At the Sintra Festival near Lisbon, Grigory Sokolov gives a perfectly considered performance of Haydn, Prokofiev and Komitas





Sintra's new Centro Cultural Olga Cadaval, in honey-colored wood throughout, has just been christened, and the Sintra Festival has allowed it to be broken in like a new car: Grigory Sokolov's recital proved that its acoustics for chamber music are excellent. The concert also will have proved, to anyone who did not already know, what a consummate artist this reclusive Russian pianist is.

Haydn's Sonata No. 38 is generally disdained by recitalists as being too straightforward to be interesting, but in Sokolov's hands it became something rich and rare. The crisp movement with which it opens came clad in intimate warmth and unfurled with a lovely candor. The pianist used a singing tone, a light touch and the merest hint of pedal, to the point where the big Steinway sounded almost like an 18th-century fortepiano. He brought an exquisite decorum to the slow movement, with its simple trilled theme, propelling it with a gentle but rock-steady pulse; his dynamics in the last movement were so finely calibrated that though their contrasts were technically small, the effect was intensely dramatic.

There was no pause for applause before the next Haydn sonata: this half of the concert was to be one seamless train of thought. The showy brilliance of this work may have earned it a place in the regular repertoire, but once again Sokolov revealed a wealth of beauty and strangeness. Concluding with a familiar favorite, No. 53 in E Minor, he deployed an artless charm in the first and second movements, and took the liberating finale at a pace which seemed sedate, but was actually designed to let us savor every detail of Haydn's exhilarating tracery.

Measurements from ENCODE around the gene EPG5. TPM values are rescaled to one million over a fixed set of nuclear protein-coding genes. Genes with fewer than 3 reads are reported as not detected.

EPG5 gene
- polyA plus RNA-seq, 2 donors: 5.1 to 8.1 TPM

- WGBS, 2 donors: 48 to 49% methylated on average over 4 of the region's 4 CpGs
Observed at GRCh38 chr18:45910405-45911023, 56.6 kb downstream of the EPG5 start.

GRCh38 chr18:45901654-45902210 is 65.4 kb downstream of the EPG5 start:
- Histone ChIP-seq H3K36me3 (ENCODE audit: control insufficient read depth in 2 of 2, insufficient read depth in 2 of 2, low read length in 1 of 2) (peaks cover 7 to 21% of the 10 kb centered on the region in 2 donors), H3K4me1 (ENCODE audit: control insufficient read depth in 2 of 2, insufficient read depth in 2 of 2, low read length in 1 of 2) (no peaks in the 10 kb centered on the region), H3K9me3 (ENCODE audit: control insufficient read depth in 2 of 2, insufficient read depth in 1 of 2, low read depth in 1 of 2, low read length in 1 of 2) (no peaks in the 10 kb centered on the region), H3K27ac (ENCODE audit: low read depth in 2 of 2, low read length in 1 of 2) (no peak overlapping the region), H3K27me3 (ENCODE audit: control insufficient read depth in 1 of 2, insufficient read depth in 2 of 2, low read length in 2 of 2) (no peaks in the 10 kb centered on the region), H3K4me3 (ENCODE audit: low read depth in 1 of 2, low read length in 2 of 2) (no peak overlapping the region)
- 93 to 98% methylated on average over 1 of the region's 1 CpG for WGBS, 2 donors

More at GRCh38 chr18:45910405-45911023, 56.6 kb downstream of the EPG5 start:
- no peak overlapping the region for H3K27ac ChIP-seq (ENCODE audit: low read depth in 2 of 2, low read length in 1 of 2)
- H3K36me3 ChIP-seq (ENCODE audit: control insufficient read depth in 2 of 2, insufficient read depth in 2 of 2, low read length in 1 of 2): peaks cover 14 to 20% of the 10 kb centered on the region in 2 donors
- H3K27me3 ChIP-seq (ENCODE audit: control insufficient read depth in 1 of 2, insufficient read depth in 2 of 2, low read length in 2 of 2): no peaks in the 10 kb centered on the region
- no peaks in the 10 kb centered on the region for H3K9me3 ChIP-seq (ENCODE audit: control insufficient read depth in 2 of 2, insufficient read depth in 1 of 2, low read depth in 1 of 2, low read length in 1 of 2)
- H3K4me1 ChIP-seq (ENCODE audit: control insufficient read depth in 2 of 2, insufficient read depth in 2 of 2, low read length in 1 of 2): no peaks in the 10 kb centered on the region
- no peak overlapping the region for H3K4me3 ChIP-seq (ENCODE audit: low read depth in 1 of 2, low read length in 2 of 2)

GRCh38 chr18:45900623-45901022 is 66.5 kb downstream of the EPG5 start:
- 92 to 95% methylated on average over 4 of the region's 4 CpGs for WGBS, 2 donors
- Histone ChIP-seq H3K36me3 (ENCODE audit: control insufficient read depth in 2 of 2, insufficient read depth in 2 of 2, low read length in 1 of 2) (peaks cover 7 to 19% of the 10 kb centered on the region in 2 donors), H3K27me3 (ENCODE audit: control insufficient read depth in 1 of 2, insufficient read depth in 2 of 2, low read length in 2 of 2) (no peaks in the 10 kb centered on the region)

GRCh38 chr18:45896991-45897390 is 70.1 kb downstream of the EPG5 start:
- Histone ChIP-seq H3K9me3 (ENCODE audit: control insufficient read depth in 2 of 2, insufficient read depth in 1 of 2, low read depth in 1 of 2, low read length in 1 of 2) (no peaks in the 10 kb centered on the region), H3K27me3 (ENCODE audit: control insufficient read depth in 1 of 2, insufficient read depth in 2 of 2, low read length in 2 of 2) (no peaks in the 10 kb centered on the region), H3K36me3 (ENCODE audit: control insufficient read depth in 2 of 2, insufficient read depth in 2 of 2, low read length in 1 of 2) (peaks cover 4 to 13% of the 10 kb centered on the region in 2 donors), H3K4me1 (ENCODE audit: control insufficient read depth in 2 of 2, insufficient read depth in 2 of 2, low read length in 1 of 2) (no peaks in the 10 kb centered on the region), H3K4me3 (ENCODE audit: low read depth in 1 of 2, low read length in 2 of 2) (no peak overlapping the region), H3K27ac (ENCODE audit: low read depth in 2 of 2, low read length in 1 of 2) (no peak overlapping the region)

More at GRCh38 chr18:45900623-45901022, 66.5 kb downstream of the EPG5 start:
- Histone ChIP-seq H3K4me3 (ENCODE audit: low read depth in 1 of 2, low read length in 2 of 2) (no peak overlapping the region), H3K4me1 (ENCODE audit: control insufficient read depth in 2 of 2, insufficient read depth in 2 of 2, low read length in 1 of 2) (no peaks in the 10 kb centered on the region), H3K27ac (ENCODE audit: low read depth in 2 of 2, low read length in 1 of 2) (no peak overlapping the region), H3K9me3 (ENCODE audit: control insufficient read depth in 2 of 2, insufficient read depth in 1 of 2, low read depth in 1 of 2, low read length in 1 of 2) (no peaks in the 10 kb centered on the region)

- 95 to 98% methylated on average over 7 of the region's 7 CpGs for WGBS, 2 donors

The second half opened with something extraordinary: Six Dances for Piano by the Armenian composer Komitas Vardapet. Sokolov himself had made these arrangements from a variety of manuscript sources: Komitas, one of the earliest ethnomusicologists, was driven into terminal madness by the Turkish massacres of 1915 and left voluminous unedited transcriptions of the music he had found in Armenian villages. What Sokolov has created out of them is absolutely sui generis. Employing bare octaves, and often turning on the contrast between extreme legato and a susurrating staccato, this arrangement would be dismissed by most exponents as an irredeemably unflattering kind of pianism, but Sokolov imbued it with magic. The lilting rhythms and widely spaced voices suggested village instruments like the tambourine and duduk; by the end of the sixth dance, we could happily have listened to six more. The ensuing Prokofiev's Sonata No. 7 was full-tilt, flawless virtuosity.

Michael Church